Rolling Stone seems unimpressed and served up some very hot rocks indeed: “Can We Survive Extreme Heat?/ Humans have never lived on a planet this hot, and we’re totally unprepared for what’s to come” (by an author with an MFA from Columbia University). Except it was written in 2019. Still, you might say look, he predicted more heat waves, now he’s vindicated. National Geographic killed us off too: “Too hot to live: Millions worldwide will face unbearable temperatures/ A warming climate is likely to push entire regions out of their comfort zones—and make staying cool a matter of survival.” But here’s the problem.

In Rolling Stone, Jeff Goodell wrote “As the climate warms, heat waves are growing longer, hotter, and more frequent. Since the 1960s, the average number of annual heat waves in 50 major American cities has tripled. They are also becoming more deadly.” But just as with the hurricanes and wildfires, they’re not. Anecdotally, NBC wrote “Worst heat wave in 12 years coming to the Pacific Northwest/Seattle could soar to 100 degrees, a rare feat that has only happened two other times in recorded history”. One being in 2009 and the other … they don’t say. Why not? Was it in the 1930s?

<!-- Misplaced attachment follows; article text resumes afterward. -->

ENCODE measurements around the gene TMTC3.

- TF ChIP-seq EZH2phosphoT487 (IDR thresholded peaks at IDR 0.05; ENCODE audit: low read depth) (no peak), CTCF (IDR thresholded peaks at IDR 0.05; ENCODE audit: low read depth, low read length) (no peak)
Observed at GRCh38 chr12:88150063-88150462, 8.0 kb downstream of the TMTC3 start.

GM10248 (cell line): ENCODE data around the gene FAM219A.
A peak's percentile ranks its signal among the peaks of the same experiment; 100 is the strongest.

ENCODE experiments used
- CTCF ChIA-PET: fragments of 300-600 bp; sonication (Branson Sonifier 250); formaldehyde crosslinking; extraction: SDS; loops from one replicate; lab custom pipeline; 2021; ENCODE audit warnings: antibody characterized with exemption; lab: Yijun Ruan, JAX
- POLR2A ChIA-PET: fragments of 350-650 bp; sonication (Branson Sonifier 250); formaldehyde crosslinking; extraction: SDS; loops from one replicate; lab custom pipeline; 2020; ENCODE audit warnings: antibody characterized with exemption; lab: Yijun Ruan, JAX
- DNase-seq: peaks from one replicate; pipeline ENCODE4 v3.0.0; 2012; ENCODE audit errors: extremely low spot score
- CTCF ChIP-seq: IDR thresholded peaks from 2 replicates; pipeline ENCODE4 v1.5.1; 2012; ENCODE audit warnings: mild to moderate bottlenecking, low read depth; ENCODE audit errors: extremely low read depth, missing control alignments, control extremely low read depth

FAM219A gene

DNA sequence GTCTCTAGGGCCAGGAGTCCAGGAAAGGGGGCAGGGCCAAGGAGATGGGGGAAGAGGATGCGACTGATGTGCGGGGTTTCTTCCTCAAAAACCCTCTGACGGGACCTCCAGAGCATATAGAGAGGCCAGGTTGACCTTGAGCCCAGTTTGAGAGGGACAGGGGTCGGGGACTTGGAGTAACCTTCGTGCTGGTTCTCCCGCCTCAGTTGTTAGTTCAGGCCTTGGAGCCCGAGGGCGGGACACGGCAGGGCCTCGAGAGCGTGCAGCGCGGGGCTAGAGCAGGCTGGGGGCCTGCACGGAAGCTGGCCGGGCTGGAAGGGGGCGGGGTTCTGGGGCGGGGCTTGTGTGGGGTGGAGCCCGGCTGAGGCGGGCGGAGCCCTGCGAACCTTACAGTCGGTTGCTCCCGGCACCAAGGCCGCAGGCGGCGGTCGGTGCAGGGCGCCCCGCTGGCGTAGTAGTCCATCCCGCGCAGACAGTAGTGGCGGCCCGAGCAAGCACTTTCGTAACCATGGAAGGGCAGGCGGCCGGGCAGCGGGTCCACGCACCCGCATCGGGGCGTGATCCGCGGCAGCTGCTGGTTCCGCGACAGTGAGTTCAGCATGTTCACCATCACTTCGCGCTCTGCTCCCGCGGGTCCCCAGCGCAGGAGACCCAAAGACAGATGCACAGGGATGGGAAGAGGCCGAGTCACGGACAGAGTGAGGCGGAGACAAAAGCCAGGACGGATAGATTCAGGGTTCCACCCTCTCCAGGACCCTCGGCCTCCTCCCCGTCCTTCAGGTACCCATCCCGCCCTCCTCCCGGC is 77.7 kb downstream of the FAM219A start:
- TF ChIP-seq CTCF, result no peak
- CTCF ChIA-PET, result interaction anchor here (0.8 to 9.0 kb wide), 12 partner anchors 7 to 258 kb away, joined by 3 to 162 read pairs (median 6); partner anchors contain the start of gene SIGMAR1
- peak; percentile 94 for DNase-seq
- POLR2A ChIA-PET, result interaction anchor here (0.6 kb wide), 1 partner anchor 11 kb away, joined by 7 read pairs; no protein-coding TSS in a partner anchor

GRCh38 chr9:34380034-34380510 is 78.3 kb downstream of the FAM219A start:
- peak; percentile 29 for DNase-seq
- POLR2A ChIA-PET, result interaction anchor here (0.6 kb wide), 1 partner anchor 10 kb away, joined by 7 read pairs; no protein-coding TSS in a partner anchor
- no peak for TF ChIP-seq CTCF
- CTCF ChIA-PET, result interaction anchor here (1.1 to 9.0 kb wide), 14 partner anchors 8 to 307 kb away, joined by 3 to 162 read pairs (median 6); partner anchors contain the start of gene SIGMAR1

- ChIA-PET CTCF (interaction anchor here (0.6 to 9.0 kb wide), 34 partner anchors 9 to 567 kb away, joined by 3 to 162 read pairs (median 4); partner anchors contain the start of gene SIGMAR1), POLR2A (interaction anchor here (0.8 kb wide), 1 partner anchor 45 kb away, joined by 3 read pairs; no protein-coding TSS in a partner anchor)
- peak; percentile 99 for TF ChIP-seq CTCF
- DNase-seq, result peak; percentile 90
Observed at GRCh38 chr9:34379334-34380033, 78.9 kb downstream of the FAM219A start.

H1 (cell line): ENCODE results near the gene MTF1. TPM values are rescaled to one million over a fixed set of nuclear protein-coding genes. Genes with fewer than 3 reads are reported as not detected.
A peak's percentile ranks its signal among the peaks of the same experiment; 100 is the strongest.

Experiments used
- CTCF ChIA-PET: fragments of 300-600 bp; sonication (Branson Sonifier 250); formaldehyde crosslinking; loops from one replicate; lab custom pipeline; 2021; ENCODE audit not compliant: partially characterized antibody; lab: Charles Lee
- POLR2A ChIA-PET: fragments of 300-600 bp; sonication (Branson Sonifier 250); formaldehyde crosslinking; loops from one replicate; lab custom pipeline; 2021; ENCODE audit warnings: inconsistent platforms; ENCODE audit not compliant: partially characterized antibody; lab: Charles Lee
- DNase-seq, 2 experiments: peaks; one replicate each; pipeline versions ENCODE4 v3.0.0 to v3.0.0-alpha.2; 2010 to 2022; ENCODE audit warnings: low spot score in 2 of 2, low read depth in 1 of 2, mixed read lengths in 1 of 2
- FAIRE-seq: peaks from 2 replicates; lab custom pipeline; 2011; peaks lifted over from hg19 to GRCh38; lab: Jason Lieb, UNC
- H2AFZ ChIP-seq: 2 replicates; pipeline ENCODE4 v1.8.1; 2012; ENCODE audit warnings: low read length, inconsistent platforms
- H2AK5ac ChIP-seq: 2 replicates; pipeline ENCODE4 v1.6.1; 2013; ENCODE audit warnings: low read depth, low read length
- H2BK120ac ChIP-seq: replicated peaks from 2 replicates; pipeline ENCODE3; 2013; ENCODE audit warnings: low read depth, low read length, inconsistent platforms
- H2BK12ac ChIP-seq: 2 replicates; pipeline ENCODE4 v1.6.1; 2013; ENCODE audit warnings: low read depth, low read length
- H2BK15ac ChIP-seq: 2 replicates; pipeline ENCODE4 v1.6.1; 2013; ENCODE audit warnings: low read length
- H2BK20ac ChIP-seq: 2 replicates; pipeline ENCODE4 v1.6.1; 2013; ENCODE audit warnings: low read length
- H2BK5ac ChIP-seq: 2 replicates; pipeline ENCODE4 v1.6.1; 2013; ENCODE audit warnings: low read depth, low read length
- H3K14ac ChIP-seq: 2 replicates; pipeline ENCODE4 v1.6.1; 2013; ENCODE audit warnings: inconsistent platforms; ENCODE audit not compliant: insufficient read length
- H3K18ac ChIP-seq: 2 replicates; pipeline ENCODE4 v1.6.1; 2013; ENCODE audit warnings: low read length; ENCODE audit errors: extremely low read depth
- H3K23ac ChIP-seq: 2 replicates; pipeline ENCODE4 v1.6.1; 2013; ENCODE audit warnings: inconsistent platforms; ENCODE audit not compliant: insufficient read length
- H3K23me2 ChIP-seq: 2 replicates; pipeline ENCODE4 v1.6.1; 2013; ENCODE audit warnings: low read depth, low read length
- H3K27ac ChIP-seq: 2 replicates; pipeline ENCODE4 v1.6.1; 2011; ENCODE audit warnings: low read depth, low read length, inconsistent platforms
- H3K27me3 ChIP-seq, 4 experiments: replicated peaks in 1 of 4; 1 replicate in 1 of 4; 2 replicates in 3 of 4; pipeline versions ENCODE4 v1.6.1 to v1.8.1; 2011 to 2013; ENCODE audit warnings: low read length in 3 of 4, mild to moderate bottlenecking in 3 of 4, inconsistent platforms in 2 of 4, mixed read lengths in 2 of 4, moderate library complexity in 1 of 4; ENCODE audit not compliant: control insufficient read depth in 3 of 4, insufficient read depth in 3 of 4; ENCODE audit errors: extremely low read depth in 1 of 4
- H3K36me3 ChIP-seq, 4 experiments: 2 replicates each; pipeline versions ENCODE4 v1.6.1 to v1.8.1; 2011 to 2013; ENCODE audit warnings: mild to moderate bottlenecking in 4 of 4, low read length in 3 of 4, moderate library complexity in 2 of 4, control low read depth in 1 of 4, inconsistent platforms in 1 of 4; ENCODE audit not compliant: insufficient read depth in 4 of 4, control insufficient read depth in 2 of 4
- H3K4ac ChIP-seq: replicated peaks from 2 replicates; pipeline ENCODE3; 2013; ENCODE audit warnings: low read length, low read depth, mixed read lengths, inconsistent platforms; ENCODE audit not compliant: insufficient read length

Likewise the New York Times chortled “Climate change has plunged the Western U.S. into its worst drought in two decades. And a record-breaking heat wave only made things worse.” And of course “Experts say global temperatures will keep rising as countries — and companies — fail to limit their planet-warming emissions.” No subtlety there.

Not much research, either. The American government keeps statistics on drought and there’s absolutely no evidence that they’ve become more common since 1900 (see chart here). Despite which NBC threw in that “With climate change making heat waves three times more likely compared to 100 years ago and contributing to the current 22-year megadrought, wildfire seasons are starting earlier and lasting longer into the year. As the gap closes, experts say there isn't so much a defined wildfire season in the West anymore, but instead it lasts year round.” Although, again, wildfires aren’t becoming more common in the United States (or Australia). In fact they’re becoming less so.